Stiglitz was later joined by 17 prominent economists and policy makers that endorse the proposal to transform the SDR into an international currency to rival the dollar in their recent not so modest Project Syndicate article A Modest Proposal for the G-20 (

Barry Eichngreen in The Bear of Bretton Woods (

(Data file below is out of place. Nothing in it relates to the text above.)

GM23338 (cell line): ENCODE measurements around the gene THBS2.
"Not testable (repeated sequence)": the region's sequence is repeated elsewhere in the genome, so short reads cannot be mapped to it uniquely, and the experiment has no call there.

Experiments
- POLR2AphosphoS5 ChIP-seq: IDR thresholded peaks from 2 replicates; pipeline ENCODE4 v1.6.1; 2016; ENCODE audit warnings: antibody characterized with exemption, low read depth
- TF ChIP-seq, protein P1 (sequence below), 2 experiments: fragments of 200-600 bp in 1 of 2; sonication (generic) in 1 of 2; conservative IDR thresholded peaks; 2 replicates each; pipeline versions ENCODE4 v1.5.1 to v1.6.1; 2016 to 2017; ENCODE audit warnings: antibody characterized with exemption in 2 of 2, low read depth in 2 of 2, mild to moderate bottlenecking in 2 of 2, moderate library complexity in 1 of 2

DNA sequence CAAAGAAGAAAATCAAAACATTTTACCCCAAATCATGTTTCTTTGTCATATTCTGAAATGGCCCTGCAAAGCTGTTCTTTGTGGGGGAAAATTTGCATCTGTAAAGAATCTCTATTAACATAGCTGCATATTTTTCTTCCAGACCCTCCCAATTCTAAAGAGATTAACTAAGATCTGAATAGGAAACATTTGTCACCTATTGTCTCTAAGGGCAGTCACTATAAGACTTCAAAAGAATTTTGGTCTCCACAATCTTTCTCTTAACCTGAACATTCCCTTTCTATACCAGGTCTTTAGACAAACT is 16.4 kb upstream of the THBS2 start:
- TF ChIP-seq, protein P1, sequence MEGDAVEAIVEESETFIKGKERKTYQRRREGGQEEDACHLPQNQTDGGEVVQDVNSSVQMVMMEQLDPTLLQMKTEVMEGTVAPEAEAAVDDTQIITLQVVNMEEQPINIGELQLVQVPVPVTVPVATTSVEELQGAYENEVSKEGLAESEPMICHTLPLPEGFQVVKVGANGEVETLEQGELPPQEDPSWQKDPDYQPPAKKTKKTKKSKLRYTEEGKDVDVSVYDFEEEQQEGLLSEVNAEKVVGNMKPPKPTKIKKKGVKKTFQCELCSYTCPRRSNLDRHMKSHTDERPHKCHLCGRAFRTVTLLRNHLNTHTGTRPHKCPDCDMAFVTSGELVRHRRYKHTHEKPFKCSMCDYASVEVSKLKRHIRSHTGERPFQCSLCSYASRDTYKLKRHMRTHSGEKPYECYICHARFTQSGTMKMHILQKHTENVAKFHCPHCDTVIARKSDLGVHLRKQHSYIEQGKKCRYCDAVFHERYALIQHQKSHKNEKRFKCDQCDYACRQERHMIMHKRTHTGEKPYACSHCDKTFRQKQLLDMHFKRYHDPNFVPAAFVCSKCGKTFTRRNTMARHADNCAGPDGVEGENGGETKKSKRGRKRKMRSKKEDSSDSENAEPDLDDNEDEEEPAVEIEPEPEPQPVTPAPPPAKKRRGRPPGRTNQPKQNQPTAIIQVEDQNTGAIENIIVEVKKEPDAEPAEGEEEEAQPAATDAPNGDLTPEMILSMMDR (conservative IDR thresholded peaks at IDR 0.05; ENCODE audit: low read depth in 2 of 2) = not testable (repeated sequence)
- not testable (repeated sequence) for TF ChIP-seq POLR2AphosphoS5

Another consideration is that currencies are far more than a medium of exchange. Acquisition of a reserve currency reflects trust and confidence in a particular society. It is a vote of confidence in the country’s stability and social norms such as liberty, peace and justice. In other words, domestic currencies that serve as reserve currencies are backed by a set a "values"- accountable and responsible domestic policy making institutions. Further a reserve currency has to be freely convertible, have a stable wealth storage value and provide an attractive environment for commerce due to trust in the rule of law. If all those favorable conditions apply domestic currencies represent a call on the domestic wealth, resources and industriousness of a nation. It is not possible for the IMF to pool currencies that do not have those properties and create an accepted medium of exchange.